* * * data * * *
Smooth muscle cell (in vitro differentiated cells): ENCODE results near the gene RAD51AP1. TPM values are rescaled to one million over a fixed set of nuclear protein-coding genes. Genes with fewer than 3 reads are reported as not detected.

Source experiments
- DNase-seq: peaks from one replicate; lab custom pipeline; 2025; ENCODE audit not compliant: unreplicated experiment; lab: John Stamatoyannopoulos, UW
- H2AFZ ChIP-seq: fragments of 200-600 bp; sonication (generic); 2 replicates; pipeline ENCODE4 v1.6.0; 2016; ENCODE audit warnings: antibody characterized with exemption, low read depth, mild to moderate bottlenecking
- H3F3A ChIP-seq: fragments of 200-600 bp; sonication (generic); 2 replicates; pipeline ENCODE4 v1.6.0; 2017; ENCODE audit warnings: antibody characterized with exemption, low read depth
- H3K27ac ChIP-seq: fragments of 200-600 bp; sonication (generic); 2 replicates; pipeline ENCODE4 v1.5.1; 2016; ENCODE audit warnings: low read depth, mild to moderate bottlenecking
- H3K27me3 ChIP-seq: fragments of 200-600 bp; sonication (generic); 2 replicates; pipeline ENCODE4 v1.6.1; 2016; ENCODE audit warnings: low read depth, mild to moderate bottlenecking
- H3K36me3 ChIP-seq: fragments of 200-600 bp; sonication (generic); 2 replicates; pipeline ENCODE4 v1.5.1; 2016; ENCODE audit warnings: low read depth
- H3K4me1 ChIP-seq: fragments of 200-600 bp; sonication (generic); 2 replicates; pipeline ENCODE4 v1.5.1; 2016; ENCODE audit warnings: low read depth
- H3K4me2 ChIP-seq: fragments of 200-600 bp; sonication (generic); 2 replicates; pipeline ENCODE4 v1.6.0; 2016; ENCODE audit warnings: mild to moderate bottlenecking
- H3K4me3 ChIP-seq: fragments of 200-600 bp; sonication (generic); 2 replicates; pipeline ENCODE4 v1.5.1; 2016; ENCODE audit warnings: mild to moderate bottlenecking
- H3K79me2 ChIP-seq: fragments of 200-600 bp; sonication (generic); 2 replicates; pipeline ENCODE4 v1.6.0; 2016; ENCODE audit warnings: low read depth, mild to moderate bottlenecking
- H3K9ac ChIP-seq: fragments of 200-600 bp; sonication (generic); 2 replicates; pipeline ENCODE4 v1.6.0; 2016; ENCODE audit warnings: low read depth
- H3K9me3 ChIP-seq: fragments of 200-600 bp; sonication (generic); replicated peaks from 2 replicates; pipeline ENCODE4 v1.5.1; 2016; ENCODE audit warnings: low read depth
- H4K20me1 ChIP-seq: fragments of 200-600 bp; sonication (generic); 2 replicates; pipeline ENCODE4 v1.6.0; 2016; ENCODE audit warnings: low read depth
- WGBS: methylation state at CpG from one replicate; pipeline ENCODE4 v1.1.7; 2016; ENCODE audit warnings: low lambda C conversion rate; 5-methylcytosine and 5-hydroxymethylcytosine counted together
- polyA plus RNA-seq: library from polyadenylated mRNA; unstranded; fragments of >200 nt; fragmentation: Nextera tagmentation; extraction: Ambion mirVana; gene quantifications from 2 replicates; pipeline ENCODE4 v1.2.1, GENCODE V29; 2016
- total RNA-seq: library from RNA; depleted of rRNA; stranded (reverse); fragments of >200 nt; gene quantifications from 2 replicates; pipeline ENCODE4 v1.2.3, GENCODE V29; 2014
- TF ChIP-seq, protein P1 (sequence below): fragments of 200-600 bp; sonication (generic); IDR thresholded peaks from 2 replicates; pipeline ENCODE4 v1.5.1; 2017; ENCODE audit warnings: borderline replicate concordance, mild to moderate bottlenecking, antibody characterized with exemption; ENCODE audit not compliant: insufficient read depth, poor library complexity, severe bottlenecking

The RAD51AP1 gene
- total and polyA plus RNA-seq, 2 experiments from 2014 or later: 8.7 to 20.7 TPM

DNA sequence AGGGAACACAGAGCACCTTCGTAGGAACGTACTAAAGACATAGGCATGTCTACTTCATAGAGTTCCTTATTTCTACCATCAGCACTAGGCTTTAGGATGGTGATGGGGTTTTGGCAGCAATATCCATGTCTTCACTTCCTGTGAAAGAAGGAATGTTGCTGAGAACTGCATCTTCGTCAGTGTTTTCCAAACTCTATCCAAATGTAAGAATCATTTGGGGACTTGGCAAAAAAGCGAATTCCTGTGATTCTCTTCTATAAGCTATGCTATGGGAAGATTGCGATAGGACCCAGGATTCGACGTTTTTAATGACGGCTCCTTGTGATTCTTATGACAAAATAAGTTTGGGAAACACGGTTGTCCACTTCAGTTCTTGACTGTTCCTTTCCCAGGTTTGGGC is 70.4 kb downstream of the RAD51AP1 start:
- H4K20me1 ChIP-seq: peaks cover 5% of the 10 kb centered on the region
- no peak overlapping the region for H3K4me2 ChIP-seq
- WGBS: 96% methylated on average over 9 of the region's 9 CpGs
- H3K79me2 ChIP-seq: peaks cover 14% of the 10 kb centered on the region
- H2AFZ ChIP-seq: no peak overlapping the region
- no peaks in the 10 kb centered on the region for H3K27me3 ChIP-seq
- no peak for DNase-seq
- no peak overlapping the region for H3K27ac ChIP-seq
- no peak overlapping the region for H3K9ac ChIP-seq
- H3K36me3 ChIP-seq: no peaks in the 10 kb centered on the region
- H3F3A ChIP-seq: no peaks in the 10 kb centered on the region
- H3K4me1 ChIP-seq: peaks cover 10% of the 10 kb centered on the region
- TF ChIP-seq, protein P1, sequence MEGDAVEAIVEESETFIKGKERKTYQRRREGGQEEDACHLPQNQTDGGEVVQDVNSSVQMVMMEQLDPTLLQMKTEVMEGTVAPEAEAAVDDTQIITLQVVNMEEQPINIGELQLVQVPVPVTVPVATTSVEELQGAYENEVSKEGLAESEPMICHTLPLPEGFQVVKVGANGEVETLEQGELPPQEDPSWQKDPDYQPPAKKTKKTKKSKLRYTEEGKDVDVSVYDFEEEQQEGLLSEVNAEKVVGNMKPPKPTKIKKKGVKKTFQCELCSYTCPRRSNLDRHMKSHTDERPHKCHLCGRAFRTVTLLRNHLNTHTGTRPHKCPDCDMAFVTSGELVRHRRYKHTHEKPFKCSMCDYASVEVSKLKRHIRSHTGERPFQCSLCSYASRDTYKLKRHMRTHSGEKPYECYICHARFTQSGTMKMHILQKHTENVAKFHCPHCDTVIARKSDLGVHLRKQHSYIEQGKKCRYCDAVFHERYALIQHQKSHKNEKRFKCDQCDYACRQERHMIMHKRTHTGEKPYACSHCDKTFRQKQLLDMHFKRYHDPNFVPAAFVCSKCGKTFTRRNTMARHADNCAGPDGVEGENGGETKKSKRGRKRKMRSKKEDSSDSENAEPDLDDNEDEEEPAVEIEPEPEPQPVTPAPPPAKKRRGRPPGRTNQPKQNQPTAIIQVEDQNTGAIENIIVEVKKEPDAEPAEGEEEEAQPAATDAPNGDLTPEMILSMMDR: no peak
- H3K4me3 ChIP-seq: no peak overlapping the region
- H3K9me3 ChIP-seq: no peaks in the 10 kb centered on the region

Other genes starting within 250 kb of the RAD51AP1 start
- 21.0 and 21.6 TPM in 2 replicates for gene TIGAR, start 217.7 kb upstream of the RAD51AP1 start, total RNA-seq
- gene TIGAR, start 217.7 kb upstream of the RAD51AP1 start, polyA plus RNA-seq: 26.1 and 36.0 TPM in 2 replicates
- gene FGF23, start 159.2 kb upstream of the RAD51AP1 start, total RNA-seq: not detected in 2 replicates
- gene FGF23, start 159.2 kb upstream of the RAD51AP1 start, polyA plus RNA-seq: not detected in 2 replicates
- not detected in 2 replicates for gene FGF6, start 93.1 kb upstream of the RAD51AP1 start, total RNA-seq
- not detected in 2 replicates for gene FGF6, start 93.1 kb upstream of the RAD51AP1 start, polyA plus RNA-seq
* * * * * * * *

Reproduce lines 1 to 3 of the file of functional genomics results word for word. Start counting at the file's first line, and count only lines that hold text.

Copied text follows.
Smooth muscle cell (in vitro differentiated cells): ENCODE results near the gene RAD51AP1. TPM values are rescaled to one million over a fixed set of nuclear protein-coding genes. Genes with fewer than 3 reads are reported as not detected.

Source experiments
- DNase-seq: peaks from one replicate; lab custom pipeline; 2025; ENCODE audit not compliant: unreplicated experiment; lab: John Stamatoyannopoulos, UW